For such a QA-issue to happen to Apple is extremely rare, and to their credit, they took it very seriously with a prompt response and device replacement. Only their internal analysis will showcase the root cause of the problem, and unfortunately given the company’s more secretive nature, we might never find out about the results of that investigation.

We’ll be following up with a full-blown camera analysis of the new iPhone SE (and a ton of other phones we have to catch up on!) in the next few weeks.

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  • Farfolomew - Friday, May 1, 2020 - link

    Thanks for the excellent update, Andrei! Together, with the night camera improvements over the iPhone 8, along with this blurry fix, this new SE device is a great iOS device. And if this follows suit that the original SE did, by later this year (or early next), a lot of the US carriers will have this new SE discounted to around $200 total, with it being unlockable after six months of service with them. Not bad! Reply
  • fmcjw - Friday, May 1, 2020 - link

    It looks like the newer unit has better contrast and low light capabilities in the left part of the 2nd set, though we need to check the EXIF data to be sure. Could this be a sensor lottery situation where the first unit was Omnivision, and the second one Sony? Reply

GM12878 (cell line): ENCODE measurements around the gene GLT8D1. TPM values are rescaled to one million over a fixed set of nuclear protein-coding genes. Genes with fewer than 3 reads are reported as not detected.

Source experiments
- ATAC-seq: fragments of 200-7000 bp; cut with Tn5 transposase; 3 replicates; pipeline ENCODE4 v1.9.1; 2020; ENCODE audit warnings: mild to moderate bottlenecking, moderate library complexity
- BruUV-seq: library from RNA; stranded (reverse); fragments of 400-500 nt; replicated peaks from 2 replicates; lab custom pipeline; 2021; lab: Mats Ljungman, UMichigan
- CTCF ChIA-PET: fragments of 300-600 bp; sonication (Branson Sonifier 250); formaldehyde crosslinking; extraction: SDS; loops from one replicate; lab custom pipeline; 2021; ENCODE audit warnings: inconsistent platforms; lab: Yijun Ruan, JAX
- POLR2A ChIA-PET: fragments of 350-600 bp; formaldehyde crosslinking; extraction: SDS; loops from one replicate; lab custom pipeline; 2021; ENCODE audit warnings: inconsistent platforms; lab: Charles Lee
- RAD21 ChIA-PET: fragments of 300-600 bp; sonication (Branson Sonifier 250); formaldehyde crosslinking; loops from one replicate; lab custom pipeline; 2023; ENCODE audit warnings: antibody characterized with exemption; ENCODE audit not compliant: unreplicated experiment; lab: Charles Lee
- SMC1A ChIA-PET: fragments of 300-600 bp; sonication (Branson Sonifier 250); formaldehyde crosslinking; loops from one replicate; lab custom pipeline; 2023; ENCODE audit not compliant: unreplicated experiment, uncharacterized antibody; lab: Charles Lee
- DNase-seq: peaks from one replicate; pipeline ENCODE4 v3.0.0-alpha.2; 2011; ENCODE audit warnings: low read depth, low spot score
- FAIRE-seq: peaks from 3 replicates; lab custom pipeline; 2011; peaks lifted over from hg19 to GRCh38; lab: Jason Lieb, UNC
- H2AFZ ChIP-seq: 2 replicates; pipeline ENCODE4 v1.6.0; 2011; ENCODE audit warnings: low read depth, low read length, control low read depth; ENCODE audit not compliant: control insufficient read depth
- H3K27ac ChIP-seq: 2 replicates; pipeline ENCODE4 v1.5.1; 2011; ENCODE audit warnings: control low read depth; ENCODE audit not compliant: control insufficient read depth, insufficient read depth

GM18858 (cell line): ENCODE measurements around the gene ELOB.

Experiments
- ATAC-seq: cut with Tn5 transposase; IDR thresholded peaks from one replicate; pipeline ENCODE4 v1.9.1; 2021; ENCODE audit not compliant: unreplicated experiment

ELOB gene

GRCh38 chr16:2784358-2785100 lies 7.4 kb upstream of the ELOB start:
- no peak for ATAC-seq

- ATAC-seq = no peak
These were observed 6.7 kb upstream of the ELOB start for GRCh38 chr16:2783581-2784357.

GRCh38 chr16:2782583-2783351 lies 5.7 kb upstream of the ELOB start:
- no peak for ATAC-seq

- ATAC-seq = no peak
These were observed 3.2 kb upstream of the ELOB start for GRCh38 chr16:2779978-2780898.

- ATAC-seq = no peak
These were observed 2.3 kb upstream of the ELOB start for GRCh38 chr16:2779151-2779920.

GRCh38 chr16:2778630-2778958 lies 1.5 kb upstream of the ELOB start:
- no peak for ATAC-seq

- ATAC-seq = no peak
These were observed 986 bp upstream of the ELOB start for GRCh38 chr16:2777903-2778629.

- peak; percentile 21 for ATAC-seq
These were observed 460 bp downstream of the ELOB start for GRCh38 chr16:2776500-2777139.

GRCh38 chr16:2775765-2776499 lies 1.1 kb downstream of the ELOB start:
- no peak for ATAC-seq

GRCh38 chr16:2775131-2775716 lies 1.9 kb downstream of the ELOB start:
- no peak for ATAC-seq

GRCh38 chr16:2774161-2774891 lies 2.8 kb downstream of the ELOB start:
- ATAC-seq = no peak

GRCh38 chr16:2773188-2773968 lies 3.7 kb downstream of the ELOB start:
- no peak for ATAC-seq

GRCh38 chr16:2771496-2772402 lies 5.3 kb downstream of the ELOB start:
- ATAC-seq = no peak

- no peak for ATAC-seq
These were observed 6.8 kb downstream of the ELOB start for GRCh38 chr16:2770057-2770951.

• Andrei Frumusanu - Friday, May 1, 2020 - link

    The low light shots are literally the same shots from the first unit, I didn't redo those. Reply
  • linuxgeex - Friday, May 1, 2020 - link

    If you look at the video sample you can see the camera is constantly refocusing when it shouldn't be. The most obvious side-effect of this during the video was the appearance of 1-2% pulsating zoom. That's probably the issue - as a result you only get a good shot when it so happens that the focal length is correct, while it's constantly cycling +- and never locked on. Reply
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  • Vince789 - Friday, May 1, 2020 - link

    Looking forward to the full camera analysis, please include Neural Cam on the iPhone SE and the Pixel 3A Reply
  • Kangal - Friday, May 1, 2020 - link

    I'm quite disappointed they didn't redo the small body (ie iPhone 5S), and stupidly named this the iPhone SE when that name was already taken and was synonymous with being small.

    It's roughly the same size as the iPhone 11 Pro, so this is definitely a "medium" sized phone as it isn't small at all.

    What's next?... the 2023 iPhone SE, where they re-do the iPhone 8 Plus phone with the latest Apple A16 chipset and cameras!
    Reply
  • Ninhalem - Friday, May 1, 2020 - link

    Don Quixote is that you? Reply
  • rrinker - Friday, May 1, 2020 - link

    Was Don Quixote illiterate as well? Reply
  • melgross - Friday, May 1, 2020 - link

    By today’s standards, this is a small phone. Perhaps you haven’t read all the articles and seen any of the You Tube reviews that state that BECAUSE Apple didn’t redesign the phone, they were able to keep the price down. If they did redesign it, then the price would be higher. Most people don’t seem to mind that this is the same case. Reply